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Six more teaser photos of the upcoming 2013 SRAM Red group

By:
James Huang/BikeRadar
Published:
December 20, 2011, 1:40 GMT,
Updated:
December 20, 2011, 18:44 GMT
The backside of the new XG-1090 SRAM Red cassette uses an aluminum innermost cog that's press-fit on the rest of the machined steel structure. That black polymer band embedded in the trough of the two visible cogs is likely being used to quell drivetrain noise.

The backside of the new XG-1090 SRAM Red cassette uses an aluminum innermost cog that's press-fit on the rest of the machined steel structure. That black polymer band embedded in the trough of the two visible cogs is likely being used to quell drivetrain noise.

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This article first appeared on BikeRadar.

SRAM had touted a slow, week-long release of six more teaser images of their upcoming Red revamp on Twitter. However, all six pictures were inadvertently leaked for a few minutes on day 1 of the campaign, and in response, SRAM has now officially released those images along with the trademarked names for the technologies we described after inspecting the photos yesterday, December 19.

Quieter running pulleys rotating on ceramic bearings

The outer edge of SRAM's new 'AeroGlide' derailleur pulleys will be coated with some sort of polymer to decrease drivetrain noise – a technique Campagnolo has used very effectively on its own groups. Like the front shifting, drivetrain noise has been one of the chief complaints on the existing Red group so little changes like this (along with whatever SRAM has done with the cassette troughs?) should go a long way.

Those pulleys will rotate on hybrid ceramic bearings inside of a carbon fiber cage like before, and it looks like SRAM will shave even more grams by going with aluminum rather than titanium pulley bolts.

XG-1090 cassette is just like XX, only smaller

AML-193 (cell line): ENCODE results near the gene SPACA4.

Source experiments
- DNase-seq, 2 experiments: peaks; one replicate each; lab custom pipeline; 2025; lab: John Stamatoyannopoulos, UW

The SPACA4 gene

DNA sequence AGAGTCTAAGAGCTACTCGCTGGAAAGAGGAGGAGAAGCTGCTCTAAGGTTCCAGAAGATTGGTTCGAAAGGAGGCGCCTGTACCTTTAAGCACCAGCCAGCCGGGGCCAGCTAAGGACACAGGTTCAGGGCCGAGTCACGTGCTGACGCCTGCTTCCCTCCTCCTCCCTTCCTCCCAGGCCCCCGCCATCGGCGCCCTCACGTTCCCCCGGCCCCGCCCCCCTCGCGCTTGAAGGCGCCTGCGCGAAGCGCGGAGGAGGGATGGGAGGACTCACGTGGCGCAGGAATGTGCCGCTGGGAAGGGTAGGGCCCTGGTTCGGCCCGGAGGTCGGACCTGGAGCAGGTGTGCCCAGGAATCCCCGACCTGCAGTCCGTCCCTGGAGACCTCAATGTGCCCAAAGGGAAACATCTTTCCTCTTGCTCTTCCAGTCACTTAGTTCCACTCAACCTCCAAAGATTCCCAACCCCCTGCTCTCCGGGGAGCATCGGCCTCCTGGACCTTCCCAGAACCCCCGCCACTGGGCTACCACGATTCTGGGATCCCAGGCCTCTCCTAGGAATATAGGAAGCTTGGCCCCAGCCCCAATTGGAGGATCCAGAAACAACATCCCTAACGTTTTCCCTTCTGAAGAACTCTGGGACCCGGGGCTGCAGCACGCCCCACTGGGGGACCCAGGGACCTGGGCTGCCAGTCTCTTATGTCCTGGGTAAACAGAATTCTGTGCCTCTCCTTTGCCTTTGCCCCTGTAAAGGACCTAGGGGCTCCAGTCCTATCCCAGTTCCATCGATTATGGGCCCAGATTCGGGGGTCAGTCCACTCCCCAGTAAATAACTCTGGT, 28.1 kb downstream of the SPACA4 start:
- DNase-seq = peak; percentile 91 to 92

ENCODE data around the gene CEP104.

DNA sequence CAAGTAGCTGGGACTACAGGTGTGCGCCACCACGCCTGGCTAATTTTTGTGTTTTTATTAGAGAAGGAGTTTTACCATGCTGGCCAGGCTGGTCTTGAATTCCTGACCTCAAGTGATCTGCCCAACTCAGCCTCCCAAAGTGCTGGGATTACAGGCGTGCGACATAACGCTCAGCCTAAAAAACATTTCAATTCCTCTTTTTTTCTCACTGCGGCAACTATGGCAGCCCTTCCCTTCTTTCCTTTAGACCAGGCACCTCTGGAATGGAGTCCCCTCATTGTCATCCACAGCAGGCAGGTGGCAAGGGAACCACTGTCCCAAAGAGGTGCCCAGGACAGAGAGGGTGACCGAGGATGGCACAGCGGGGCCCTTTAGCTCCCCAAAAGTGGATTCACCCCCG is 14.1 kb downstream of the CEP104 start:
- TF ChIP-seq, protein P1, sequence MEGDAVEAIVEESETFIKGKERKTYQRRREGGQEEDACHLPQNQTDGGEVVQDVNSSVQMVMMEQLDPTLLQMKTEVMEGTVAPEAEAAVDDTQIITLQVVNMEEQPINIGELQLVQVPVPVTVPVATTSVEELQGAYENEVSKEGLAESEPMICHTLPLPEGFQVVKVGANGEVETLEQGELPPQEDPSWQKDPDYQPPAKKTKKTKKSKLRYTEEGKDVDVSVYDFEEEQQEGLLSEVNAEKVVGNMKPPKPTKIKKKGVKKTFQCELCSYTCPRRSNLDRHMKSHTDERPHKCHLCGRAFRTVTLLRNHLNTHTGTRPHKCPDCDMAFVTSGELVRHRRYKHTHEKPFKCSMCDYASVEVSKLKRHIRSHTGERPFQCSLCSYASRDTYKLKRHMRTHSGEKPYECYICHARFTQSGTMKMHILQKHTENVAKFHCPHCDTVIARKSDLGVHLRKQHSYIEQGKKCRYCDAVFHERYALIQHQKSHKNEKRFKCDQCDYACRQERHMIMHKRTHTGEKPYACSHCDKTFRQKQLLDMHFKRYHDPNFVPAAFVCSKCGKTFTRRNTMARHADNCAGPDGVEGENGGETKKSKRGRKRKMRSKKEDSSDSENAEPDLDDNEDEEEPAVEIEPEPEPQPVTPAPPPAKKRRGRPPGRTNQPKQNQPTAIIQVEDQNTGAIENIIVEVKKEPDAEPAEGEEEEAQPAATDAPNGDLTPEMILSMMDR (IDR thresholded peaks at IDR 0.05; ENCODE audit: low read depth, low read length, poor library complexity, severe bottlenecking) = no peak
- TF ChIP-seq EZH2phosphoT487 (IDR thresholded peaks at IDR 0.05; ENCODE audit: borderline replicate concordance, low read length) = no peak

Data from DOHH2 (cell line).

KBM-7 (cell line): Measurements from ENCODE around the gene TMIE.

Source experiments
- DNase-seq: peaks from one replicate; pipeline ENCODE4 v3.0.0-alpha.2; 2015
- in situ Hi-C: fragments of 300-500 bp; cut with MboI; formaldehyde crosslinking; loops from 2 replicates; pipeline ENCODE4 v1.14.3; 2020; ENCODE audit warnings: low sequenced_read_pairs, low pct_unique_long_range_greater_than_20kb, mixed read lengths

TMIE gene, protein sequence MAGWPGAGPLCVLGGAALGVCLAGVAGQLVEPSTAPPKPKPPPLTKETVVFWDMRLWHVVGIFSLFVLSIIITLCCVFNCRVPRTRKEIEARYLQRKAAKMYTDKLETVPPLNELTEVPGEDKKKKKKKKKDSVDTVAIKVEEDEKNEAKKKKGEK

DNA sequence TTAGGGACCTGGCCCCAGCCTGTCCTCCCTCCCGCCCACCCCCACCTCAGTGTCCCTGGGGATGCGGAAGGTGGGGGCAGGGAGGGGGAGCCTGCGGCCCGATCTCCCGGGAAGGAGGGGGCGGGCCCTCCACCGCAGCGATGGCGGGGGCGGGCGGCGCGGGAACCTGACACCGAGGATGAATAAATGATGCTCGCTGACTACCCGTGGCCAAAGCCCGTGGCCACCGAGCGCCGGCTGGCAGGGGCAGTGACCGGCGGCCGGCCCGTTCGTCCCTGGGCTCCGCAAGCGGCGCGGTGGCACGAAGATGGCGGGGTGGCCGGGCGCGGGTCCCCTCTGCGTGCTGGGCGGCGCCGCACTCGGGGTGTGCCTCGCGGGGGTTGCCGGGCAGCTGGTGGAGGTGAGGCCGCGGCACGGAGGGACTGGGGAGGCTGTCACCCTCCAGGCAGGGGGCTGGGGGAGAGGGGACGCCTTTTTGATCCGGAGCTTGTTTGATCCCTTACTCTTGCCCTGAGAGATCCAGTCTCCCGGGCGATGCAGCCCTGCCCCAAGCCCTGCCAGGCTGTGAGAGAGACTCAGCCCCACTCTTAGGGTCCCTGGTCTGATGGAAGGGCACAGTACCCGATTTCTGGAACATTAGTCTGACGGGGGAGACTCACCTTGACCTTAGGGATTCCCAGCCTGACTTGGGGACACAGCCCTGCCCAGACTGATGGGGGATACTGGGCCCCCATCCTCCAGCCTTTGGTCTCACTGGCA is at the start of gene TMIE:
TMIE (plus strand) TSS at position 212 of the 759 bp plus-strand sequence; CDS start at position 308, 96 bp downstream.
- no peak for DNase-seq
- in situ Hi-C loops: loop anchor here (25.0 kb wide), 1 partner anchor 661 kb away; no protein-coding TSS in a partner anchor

As was already widely reported here and otherwise, the new Red cassette will essentially be a downsized XX piece with nearly identical construction. The bulk of the cassette will be milled from a single piece of steel (think of it as a hollow cone) with heaps of cutouts to both reduce weight and hopefully reduce noise, plus an aluminum innermost cog that's pressed into place.

What is surprising, however, is the black band that's set into the trough at the bottom right corner of the image – something we're certain isn't an oversight. Based on how SRAM has treated the pulleys, we predict this (apparently soft polymer) band is another mechanism by which the company is seeking to reduce drivetrain noise, which likely also means there may be one embedded in between each pair of cogs throughout the cassette.

Hidden fifth chainring bolt will thread directly into crankarm

SRAM has integrated something it's calling 'Exogram' into the new carbon fiber crankarms. What that means at this point is mostly conjecture but at first glance, it appears it might refer to the external rib running along the edge of the arm. We do know, however, that these cranks will use a proper hollow carbon construction with no internal aluminum spine so it's virtually guaranteed to be much lighter than the current version.

Also interesting is the way the chainrings are attached. As we reported earlier, the new Red cranks will feature a hidden fifth arm and it's now confirmed that that chainring bolt will thread directly into the crankarm itself. We've also confirmed the new Red crank will retain the proven GXP spline interface.